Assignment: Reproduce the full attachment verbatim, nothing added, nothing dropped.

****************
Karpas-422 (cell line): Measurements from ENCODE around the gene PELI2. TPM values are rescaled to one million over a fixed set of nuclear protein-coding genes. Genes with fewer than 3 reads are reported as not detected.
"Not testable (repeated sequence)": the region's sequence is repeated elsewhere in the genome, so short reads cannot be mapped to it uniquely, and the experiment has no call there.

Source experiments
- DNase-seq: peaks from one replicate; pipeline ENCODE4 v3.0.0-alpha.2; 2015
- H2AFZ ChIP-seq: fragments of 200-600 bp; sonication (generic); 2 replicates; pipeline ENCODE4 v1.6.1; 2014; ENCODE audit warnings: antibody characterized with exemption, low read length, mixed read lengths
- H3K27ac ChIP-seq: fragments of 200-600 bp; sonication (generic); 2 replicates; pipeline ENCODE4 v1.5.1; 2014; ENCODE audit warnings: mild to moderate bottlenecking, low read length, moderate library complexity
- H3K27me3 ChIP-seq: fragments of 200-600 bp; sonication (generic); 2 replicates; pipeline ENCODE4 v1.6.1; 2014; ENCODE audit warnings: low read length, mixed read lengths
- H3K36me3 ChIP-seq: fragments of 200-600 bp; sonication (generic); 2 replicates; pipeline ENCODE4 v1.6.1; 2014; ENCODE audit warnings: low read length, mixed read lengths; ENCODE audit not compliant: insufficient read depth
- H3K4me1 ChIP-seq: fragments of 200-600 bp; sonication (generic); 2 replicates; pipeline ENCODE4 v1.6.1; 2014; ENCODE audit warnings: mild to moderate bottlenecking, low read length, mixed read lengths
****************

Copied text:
Karpas-422 (cell line): Measurements from ENCODE around the gene PELI2. TPM values are rescaled to one million over a fixed set of nuclear protein-coding genes. Genes with fewer than 3 reads are reported as not detected.
"Not testable (repeated sequence)": the region's sequence is repeated elsewhere in the genome, so short reads cannot be mapped to it uniquely, and the experiment has no call there.

Source experiments
- DNase-seq: peaks from one replicate; pipeline ENCODE4 v3.0.0-alpha.2; 2015
- H2AFZ ChIP-seq: fragments of 200-600 bp; sonication (generic); 2 replicates; pipeline ENCODE4 v1.6.1; 2014; ENCODE audit warnings: antibody characterized with exemption, low read length, mixed read lengths
- H3K27ac ChIP-seq: fragments of 200-600 bp; sonication (generic); 2 replicates; pipeline ENCODE4 v1.5.1; 2014; ENCODE audit warnings: mild to moderate bottlenecking, low read length, moderate library complexity
- H3K27me3 ChIP-seq: fragments of 200-600 bp; sonication (generic); 2 replicates; pipeline ENCODE4 v1.6.1; 2014; ENCODE audit warnings: low read length, mixed read lengths
- H3K36me3 ChIP-seq: fragments of 200-600 bp; sonication (generic); 2 replicates; pipeline ENCODE4 v1.6.1; 2014; ENCODE audit warnings: low read length, mixed read lengths; ENCODE audit not compliant: insufficient read depth
- H3K4me1 ChIP-seq: fragments of 200-600 bp; sonication (generic); 2 replicates; pipeline ENCODE4 v1.6.1; 2014; ENCODE audit warnings: mild to moderate bottlenecking, low read length, mixed read lengths